"The Russians have been beheading people," one woman said, sobbing as she told her story in the muddy main street, churned up by armoured vehicles. "I saw the bodies of seven or eight people without heads. They threw grenades in the cellars where we were hiding. We have been living from hand to mouth ever since."
People said the ears had been cut from some of the severed heads, taken away as trophies of war by the Russian troops. Many people wept openly in the street as they told us how drunken soldiers had begun systematically looting - and had shot anyone who protested.
"The Russian soldiers came into our house and they made us kneel down," one old woman said. "I was crying and I said, `I'm a grandmother, my son, why do you make me kneel?' They said, `We're sent here to kill you.' I said, `Would you kill your grandmother?' and they spared me. But I had to beg for my life."
The villagers said that 41 men and women were killed, all civilians. If true, it is the worst atrocity of the war. The killings were said to have taken place between 1 December and 15 December.
Towards the end of this period, refugees began telling the Human Rights Watch organisation that something terrible had happened in Alkhan-Yurt. The first reports from the village itself were carried by the BBC on Monday - prompting the Russian Defence Ministry to issue a flat denial that any incident had taken place.
But yesterday, Human Rights Watch was given photographs smuggled out of the village substantiating some of the allegations of atrocities. One picture showed the head of a young man partly wrapped in a blanket and placed next to his body. The ear on one side of his face was missing.
And an amateur video emerged, showing that the Russian deputy prime minister with responsibility for Chechnya, Nikolai Koshman, made a secret visit to Alkhan-Yurt at the weekend, promising that justice would be done. In contradiction to earlier blanket denials, military sources yesterday said an inquiry into the allegations of a massacre was now expected.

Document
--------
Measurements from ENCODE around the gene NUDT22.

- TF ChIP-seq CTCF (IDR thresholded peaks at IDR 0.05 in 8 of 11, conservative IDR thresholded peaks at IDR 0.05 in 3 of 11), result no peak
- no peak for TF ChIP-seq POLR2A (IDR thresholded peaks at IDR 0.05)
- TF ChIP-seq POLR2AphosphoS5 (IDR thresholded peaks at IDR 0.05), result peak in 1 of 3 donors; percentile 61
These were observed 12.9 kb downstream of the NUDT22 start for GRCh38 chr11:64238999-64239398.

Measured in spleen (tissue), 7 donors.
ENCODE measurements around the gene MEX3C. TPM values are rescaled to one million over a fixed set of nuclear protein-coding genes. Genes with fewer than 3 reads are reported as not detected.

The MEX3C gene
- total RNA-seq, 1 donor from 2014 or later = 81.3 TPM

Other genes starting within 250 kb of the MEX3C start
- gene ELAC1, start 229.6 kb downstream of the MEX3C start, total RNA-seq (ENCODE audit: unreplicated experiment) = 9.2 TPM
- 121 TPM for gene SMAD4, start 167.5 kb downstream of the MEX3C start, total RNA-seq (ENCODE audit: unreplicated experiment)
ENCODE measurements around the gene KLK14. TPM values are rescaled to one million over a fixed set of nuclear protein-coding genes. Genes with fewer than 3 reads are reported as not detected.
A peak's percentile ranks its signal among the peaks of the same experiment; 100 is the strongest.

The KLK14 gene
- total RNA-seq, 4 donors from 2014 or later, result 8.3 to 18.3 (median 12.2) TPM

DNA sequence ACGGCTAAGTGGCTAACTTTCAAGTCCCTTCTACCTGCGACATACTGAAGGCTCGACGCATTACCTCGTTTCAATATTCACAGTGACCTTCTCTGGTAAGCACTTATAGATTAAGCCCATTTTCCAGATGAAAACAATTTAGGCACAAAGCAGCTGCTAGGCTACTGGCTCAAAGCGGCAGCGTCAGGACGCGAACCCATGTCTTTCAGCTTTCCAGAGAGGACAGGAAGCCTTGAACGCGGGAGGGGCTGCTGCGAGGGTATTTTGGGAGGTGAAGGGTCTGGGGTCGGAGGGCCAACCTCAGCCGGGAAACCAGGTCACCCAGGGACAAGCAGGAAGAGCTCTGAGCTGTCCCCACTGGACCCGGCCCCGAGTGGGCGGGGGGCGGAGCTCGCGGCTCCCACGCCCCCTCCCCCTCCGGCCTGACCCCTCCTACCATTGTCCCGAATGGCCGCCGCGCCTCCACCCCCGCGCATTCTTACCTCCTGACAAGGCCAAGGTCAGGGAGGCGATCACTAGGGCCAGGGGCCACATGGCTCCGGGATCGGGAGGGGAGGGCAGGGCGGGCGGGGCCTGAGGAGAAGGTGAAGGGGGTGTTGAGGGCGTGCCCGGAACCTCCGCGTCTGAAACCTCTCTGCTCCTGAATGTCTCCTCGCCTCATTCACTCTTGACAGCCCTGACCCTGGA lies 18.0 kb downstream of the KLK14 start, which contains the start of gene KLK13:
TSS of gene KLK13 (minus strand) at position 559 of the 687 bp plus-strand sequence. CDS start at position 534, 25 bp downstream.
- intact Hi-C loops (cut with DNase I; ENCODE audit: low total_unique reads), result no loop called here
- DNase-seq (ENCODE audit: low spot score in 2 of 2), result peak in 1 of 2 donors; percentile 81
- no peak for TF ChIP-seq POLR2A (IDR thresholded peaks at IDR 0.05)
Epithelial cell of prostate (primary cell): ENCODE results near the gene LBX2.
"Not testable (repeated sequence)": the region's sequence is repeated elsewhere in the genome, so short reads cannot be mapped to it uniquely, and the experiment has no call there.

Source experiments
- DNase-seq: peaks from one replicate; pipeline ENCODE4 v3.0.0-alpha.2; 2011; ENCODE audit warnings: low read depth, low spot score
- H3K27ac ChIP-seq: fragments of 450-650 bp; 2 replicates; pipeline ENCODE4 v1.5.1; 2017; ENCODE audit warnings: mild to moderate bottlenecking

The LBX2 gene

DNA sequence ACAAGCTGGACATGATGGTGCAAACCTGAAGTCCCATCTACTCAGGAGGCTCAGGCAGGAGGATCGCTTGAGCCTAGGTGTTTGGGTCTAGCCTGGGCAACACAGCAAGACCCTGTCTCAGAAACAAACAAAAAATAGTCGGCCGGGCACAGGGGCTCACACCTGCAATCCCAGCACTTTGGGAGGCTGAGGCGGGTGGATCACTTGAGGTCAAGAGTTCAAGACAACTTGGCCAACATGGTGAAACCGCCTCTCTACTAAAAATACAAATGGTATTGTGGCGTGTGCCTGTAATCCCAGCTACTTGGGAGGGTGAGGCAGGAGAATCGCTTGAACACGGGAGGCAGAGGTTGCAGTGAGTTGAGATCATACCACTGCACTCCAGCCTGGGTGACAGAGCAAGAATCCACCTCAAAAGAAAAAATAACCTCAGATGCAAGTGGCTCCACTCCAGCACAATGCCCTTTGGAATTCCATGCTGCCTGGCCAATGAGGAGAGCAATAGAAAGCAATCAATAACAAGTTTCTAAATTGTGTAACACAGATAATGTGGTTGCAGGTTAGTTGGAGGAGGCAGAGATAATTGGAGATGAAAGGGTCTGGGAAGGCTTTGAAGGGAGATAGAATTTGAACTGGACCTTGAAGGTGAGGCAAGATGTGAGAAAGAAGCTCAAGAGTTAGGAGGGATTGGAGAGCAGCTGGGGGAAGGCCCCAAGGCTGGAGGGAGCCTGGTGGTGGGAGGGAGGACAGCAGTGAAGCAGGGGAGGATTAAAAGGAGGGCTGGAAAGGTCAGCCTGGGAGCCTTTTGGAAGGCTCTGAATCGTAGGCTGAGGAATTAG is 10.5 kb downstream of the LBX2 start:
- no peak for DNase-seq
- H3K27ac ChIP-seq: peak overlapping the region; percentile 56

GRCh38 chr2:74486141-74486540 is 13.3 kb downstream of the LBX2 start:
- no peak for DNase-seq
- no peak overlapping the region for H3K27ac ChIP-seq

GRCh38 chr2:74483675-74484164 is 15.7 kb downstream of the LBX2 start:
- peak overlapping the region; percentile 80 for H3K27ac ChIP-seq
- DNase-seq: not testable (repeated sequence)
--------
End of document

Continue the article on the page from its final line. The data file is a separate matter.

On the video, Mr Koshman can be seen angrily upbraiding army officers in the village. "You will be held personally responsible for this," he tells one officer, who appears to hold the rank of Lieutenant-Colonel. "I have never seen anything like it anywhere in Chechnya."
Mr Koshman is given documents containing the names of the dead and how they died. "There are eyewitnesses," he says handing the papers to a man identified as a military prosecutor. The film also shows piles of stolen goods that have been loaded into Russian vehicles: video recorders, carpets, crockery, an album of family photographs spattered with blood, presumably from the rightful owners.
The video was taken by a cameraman working for Malik Saidullayev, a millionaire Chechen businessman who is an ally of Moscow against the Islamic hardliners, but whose home is in Alkhan-Yurt.
Mr Saidullayev has now declared that he will run for the Chechen presidency after the war. One reason he is publicising this damaging material could be to boost his popularity by showing he can stand up to Russian excesses.
The film shows Mr Saidullayev walking through the village, accompanied by Mr Koshman and several generals. He notices a dug-out full of Russian soldiers drinking tea and - to Mr Koshman's embarrassment - they are drinking out of cups stolen from Mr Saidullayev's home.
A spokesman for Human Rights Watch said it was vital that Western observers be included in the investigation.